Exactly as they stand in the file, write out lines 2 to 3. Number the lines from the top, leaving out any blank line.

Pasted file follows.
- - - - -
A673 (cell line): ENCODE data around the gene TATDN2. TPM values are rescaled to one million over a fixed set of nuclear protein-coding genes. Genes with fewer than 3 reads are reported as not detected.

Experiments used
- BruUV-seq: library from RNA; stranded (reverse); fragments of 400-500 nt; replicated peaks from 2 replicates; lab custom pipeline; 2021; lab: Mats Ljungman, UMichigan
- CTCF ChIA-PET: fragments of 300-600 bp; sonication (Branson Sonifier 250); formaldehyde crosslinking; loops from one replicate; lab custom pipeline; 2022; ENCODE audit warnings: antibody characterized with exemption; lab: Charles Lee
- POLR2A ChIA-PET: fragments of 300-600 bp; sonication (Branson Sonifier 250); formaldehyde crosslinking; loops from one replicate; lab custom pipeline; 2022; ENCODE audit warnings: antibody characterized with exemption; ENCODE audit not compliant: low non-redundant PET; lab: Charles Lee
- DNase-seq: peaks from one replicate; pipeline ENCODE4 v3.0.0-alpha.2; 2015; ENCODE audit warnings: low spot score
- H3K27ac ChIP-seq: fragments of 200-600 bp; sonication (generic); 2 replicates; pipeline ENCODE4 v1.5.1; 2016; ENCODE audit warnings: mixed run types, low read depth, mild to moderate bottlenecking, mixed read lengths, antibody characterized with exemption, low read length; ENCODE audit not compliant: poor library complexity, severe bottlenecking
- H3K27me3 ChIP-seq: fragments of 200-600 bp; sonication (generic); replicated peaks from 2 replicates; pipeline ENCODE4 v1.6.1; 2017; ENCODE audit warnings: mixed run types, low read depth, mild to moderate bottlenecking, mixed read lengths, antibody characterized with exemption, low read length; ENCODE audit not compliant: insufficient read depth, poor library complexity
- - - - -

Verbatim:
Experiments used
- BruUV-seq: library from RNA; stranded (reverse); fragments of 400-500 nt; replicated peaks from 2 replicates; lab custom pipeline; 2021; lab: Mats Ljungman, UMichigan